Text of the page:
At its core, media literacy encourages students to actively question the information they are presented with, allowing them to critical reason out and appreciate the content, rather than accepting it on its face value. Such students are much more likely to become active media consumers making well informed decisions over their lifetime. The importance of media literacy in facts grows manifold in the present times where data manipulation, advertising and PR campaigns can effectively camouflage or manipulate the reality and even the academic researchers are more propaganda oriented. Media education allows students to be able to filter the “real” from the “crafted”. For this, students must be made to understand that media elements are essentially human constructs which can consciously or unconsciously reflect the producer’s view point/ideology. Hence, it is only after a thorough deliberation that the actual reality of the content and the context can be grasped. Media literacy must teach students to pose questions regarding the creators of these elements, their underlying thoughts and immediate purpose which could have deliberately added to the bias.
Most of the media elements distributed today are commercially sponsored to push sales or profit purposes either as direct advertising or in the format of subconscious “cookies related views”. Students must be able to effectively analyse these commercial media elements as well and filter the influenced messages from the true facts. Media education can thus train students to not get easily swayed by false advertisings, exaggerated claims, unhealthy fads, media heroes and role model depictions. All this certainly contributes towards better self-confidence in students, and an intelligent society which cannot be taken for a ride by campaigners.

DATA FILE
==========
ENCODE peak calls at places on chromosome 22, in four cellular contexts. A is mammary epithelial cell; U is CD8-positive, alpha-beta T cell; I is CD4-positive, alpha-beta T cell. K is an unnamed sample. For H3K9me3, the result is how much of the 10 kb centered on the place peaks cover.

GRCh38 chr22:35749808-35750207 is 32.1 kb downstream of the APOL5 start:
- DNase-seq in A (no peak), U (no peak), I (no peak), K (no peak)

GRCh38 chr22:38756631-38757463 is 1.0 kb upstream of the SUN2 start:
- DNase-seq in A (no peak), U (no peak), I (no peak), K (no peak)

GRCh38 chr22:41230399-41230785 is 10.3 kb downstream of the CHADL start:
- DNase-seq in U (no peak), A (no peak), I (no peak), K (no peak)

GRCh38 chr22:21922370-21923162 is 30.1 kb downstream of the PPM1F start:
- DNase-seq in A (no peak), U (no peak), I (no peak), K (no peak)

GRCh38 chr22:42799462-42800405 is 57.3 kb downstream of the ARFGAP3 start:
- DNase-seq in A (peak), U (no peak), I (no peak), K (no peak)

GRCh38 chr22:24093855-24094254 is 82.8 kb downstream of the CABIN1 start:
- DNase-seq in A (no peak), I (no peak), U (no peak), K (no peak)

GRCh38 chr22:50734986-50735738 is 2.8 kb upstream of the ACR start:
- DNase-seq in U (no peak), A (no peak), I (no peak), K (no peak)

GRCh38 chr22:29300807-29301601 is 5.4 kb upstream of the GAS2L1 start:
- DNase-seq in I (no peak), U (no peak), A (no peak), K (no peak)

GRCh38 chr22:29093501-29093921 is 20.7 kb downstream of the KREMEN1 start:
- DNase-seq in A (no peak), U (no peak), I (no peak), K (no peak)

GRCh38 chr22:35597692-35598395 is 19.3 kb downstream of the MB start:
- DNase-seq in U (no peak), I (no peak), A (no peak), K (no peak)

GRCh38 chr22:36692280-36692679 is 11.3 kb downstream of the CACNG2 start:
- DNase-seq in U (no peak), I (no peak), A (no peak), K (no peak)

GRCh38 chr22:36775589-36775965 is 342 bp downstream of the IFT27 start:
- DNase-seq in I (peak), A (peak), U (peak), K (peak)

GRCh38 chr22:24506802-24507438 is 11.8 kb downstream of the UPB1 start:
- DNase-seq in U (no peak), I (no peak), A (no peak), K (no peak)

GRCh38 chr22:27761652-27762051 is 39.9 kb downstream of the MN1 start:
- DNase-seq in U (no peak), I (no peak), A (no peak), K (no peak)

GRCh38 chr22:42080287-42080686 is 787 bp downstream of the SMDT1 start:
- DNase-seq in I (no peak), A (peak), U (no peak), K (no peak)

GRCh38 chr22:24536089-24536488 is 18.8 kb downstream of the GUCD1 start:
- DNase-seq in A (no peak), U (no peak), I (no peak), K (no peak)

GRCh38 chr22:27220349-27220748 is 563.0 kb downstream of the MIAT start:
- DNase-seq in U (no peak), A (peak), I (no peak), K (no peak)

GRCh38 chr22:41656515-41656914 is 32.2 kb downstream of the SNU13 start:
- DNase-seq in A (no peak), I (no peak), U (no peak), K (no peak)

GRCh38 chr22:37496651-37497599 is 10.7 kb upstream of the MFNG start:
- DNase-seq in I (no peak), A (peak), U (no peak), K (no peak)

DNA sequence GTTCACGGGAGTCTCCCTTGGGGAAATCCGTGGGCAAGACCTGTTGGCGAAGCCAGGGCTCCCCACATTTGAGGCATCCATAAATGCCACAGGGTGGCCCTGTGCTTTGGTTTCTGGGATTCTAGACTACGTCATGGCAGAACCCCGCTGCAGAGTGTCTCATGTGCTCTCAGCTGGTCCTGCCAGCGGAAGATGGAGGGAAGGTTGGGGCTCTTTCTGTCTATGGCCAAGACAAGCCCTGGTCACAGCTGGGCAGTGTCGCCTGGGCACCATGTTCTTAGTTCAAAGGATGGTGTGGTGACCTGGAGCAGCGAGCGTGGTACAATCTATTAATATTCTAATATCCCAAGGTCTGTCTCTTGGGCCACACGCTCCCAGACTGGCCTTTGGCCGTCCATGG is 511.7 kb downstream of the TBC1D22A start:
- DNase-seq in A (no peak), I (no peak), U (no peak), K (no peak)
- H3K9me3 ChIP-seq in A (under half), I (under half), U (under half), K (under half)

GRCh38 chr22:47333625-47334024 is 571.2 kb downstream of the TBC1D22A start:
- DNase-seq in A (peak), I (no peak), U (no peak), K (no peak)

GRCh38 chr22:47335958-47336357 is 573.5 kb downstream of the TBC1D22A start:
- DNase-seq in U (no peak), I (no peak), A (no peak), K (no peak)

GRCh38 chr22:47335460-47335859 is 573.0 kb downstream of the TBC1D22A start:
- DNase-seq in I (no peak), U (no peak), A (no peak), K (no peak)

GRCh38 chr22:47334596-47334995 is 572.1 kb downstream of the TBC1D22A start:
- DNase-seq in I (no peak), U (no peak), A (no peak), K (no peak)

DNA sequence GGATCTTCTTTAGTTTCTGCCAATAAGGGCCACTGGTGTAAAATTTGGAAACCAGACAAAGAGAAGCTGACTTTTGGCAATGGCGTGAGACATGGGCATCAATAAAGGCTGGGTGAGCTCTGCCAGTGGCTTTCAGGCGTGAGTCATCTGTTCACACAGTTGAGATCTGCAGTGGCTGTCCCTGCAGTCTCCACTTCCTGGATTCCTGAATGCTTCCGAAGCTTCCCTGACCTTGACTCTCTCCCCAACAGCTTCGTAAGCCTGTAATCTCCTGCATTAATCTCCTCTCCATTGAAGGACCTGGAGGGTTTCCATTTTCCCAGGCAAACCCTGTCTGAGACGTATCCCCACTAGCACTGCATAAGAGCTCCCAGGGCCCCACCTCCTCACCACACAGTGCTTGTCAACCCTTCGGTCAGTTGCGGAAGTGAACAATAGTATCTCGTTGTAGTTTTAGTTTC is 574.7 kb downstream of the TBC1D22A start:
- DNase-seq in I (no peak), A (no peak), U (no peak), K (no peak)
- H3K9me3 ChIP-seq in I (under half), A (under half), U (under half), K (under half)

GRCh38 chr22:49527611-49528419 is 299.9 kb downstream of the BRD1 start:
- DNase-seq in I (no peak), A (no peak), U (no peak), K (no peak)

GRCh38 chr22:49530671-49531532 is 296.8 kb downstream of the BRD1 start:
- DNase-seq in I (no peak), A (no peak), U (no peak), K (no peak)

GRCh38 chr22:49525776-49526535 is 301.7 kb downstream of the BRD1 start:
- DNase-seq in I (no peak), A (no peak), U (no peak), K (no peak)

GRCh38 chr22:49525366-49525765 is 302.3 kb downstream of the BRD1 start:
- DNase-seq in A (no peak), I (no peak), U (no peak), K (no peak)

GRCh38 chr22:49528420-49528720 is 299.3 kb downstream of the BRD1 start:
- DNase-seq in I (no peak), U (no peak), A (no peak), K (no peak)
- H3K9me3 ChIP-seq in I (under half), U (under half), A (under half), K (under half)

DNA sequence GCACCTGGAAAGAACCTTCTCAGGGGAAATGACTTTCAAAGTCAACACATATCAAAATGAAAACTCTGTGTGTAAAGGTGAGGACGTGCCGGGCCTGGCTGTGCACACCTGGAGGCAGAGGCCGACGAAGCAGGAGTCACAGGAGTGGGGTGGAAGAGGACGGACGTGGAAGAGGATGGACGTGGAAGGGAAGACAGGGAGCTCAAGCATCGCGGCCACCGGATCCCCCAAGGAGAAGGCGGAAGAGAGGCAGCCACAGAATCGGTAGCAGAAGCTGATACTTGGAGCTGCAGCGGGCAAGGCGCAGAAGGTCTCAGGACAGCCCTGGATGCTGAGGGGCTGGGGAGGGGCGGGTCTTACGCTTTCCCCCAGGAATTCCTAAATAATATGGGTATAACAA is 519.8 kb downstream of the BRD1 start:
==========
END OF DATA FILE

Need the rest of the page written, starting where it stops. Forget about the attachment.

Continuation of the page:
In terms of cultural benefits, media literacy can enhance the understanding of diversity and plurality of a society. Effective understanding of media portrayals can be useful in breaking free of the cultural myths and social stereotypes. The ultimate meaning of media elements rests to a large extent o the audience’s perception as well, which varies for every individual. Posing culturally rich and diverse media elements such as books and films can bring out the diversity of perception and portrayal in classroom discussions. Such discussions when done regularly also help to make students more tolerant of others opinions and views and widen their overall viewpoint.
In addition to the sponsored commissions, media elements also contain error of omissions. While it is easier to analyse what is shown or the way in which it is shown, our mind often skips to ask about what has intentionally not been shown. This is generally true for news media and election campaigns where screen space may be given only to issues/results/ideologies and aspects that suit the creators/funders rather than to the general representation of issues. Spotting the errors of omission becomes a fundamental aspects of politically wise citizens. Media literate users are more likely to utilise tools of discussion, dissent, debate and become actively intelligent when it comes to real world issues of social and political development.